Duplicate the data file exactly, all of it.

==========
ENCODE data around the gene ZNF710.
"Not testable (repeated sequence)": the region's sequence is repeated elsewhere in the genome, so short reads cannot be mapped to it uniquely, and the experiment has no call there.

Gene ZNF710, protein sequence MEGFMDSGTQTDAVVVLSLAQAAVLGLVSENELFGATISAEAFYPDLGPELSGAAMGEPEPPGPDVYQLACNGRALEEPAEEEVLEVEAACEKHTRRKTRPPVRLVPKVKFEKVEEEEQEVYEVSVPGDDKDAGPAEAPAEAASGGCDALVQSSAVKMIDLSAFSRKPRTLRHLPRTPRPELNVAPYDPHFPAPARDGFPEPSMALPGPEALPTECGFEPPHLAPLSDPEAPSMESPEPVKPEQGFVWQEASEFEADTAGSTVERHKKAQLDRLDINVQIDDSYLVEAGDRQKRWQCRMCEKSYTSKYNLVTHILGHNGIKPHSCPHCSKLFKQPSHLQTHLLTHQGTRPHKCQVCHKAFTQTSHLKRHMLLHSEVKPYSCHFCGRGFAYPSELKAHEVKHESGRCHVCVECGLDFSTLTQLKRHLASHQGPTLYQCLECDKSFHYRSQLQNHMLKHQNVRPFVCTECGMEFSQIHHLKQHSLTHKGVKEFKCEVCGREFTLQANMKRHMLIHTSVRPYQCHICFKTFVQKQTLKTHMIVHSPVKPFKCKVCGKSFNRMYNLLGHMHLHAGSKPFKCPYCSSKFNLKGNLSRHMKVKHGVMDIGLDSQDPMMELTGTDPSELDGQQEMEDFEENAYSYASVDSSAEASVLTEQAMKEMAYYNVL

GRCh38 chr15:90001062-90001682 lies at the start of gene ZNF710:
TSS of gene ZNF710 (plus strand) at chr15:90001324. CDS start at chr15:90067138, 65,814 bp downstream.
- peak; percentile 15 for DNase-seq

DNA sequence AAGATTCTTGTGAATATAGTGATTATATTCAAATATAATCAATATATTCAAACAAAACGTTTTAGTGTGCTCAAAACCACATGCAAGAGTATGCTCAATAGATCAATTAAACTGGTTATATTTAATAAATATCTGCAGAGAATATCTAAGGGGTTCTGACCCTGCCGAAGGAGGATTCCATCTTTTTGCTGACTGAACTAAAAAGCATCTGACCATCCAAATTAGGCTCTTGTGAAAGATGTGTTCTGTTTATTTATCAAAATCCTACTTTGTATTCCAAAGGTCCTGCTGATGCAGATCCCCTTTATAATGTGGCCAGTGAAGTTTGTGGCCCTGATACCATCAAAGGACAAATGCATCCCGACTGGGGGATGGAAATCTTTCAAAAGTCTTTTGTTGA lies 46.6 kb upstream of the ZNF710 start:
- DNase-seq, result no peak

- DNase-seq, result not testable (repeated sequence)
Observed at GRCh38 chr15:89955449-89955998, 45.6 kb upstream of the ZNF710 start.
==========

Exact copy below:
ENCODE data around the gene ZNF710.
"Not testable (repeated sequence)": the region's sequence is repeated elsewhere in the genome, so short reads cannot be mapped to it uniquely, and the experiment has no call there.

Gene ZNF710, protein sequence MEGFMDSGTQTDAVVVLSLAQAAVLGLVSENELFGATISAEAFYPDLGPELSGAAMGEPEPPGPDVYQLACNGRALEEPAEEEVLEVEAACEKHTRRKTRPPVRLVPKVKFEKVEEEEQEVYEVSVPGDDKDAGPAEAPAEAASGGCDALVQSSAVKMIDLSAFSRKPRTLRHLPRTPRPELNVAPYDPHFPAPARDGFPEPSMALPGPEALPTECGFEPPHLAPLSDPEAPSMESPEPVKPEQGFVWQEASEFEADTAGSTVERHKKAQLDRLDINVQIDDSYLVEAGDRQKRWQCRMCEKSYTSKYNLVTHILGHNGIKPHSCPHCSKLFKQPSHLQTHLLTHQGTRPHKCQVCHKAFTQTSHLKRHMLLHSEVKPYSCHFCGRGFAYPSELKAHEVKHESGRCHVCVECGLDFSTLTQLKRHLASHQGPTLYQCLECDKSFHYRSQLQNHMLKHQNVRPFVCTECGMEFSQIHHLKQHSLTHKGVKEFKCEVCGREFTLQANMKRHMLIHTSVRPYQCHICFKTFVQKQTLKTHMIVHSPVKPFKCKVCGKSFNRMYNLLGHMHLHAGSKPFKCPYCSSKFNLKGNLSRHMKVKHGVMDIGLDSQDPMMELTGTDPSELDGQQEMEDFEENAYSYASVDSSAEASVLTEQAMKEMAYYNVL

GRCh38 chr15:90001062-90001682 lies at the start of gene ZNF710:
TSS of gene ZNF710 (plus strand) at chr15:90001324. CDS start at chr15:90067138, 65,814 bp downstream.
- peak; percentile 15 for DNase-seq

DNA sequence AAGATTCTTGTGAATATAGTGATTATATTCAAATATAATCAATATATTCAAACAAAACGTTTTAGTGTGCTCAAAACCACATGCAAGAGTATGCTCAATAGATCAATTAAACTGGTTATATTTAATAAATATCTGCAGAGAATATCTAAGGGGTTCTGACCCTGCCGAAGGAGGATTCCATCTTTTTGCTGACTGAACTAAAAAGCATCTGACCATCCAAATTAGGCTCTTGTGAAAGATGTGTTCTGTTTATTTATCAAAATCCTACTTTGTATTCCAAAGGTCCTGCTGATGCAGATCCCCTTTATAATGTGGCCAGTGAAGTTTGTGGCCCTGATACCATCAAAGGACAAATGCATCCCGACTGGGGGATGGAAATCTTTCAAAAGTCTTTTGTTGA lies 46.6 kb upstream of the ZNF710 start:
- DNase-seq, result no peak

- DNase-seq, result not testable (repeated sequence)
Observed at GRCh38 chr15:89955449-89955998, 45.6 kb upstream of the ZNF710 start.